25 Sept 2019


Australia will host the first opportunity to respond to the UN’s alarming new report on climate change impacts on oceans and the cryosphere - the earth's snow and ice-covered places.

The annual meeting of the Commission for the Conservation of Antarctic Marine Living Resources (CCAMLR) takes place in Hobart next month and the world will be watching.

The UN report states earth is losing its cryosphere and the polar regions are ground zero for the planet’s climate crisis with parts of Antarctica already living with a 2-degree Celsius reality.

The CEO of the World Wide Fund for Nature-Australia, Dermot O’Gorman, said the UN report increases pressure on CCAMLR to secure more protected areas for Antarctica.

“CCAMLR is the first opportunity for policymakers to respond to the UN report. In it, scientists are urging Governments to implement networks of protected areas to provide nature space to adapt,” Mr O’Gorman said.

The UN report warns that iconic polar species are at risk of decline and possibly extinction, with whales, penguins and Antarctic krill in danger as their homes change forever.

It also states that rapid ice loss from glaciers and the Greenland and Antarctic ice sheets this century is contributing to global sea level rise in unprecedented ways and could lead to hundreds of millions of people losing their homes.

As Mr O’Gorman warned in an opinion piece three months ago, there are major humanitarian implications for Australia because of the sea level rise threat to our Pacific neighbours, who are incensed at Australia’s lack of action on climate change.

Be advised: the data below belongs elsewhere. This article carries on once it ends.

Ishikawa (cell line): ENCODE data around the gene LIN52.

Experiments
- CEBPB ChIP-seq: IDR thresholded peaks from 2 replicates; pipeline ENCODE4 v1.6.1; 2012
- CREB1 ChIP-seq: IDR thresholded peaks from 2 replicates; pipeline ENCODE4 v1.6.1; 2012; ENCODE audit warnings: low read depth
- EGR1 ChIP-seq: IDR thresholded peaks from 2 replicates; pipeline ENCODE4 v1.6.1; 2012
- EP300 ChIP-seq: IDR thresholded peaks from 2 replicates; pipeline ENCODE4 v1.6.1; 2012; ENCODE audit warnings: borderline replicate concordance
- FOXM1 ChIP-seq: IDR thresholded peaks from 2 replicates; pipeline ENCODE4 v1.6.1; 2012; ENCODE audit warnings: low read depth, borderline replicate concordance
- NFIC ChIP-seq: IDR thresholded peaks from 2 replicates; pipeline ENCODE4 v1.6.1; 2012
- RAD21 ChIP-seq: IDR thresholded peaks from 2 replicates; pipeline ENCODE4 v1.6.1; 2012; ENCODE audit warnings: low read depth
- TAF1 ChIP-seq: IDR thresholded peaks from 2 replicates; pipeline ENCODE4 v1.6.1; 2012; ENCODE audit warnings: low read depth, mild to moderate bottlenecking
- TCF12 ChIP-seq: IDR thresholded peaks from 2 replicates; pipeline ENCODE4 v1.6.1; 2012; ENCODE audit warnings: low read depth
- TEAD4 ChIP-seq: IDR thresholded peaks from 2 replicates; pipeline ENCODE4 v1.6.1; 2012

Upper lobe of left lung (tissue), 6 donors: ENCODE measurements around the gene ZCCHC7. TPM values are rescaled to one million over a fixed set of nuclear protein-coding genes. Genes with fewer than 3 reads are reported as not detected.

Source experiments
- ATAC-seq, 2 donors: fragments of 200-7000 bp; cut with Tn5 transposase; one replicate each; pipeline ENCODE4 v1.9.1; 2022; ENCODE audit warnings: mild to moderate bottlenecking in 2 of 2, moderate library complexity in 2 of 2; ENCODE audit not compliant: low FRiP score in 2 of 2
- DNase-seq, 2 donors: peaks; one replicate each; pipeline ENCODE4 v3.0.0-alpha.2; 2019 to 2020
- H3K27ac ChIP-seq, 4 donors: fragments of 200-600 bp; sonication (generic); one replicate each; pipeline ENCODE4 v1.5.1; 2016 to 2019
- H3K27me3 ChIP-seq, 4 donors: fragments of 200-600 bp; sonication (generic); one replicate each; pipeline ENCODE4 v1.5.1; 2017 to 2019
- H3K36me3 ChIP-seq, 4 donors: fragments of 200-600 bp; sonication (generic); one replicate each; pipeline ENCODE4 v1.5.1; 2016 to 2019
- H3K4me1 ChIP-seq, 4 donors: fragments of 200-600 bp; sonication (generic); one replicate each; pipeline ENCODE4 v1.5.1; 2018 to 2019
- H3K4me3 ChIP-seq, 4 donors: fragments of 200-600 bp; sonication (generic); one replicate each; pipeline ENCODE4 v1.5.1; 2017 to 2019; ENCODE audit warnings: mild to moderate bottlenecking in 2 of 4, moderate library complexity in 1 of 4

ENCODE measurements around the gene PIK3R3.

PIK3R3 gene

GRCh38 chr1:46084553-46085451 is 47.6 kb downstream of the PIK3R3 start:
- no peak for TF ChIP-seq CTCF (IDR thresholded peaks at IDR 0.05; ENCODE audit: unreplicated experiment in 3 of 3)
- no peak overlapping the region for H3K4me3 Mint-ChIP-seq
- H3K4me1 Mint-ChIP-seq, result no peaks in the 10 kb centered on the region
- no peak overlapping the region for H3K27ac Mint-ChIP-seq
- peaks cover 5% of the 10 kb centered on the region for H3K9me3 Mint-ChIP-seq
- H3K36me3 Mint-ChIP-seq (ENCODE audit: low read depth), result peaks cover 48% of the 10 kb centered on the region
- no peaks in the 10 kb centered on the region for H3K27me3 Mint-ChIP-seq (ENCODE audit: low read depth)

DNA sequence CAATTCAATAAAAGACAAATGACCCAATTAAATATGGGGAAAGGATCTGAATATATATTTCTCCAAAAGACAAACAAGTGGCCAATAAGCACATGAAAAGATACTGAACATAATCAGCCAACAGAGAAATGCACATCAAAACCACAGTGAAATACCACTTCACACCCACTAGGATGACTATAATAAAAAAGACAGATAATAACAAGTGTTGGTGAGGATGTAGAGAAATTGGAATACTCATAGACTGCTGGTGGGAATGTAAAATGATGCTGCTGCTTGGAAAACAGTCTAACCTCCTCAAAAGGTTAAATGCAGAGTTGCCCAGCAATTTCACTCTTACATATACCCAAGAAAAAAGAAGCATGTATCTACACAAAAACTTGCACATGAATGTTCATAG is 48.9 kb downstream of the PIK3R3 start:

“As I stated in June, in a worst-case scenario no option should be off the table, up to and including the granting of Australian permanent residency for the entire populations of those nations at greatest risk."

“However, Pacific island communities should retain enduring sovereign rights over their islands and seascapes, even if their homelands are submerged,” Mr O’Gorman said.

Mr O’Gorman said the UN report also highlights the danger of Australia losing its world-renowned coral gardens in the Great Barrier Reef and Western Australia.

The report states: Almost all warm-water coral reefs are projected to suffer significant losses of area and local extinctions, even if global warming is limited to 1.5°C (high confidence).

Mr O’Gorman said it’s not too late to do something and this week has been different with 16-year-old Greta Thunberg and 93-year-old David Attenborough speaking out on our climate crisis.

“You have our wise elders and our equally wise young people telling our leaders we must act on climate. When young and old become campaigners ... you know it’s time to transition out of fossil fuels, and fast!"

“For Australia, that means moving to 100% renewables by 2030. Australia can continue to fail on climate policy and remain a major coal exporter or Australia can turn around the Reef’s decline. But it can’t do both,” Mr O’Gorman said.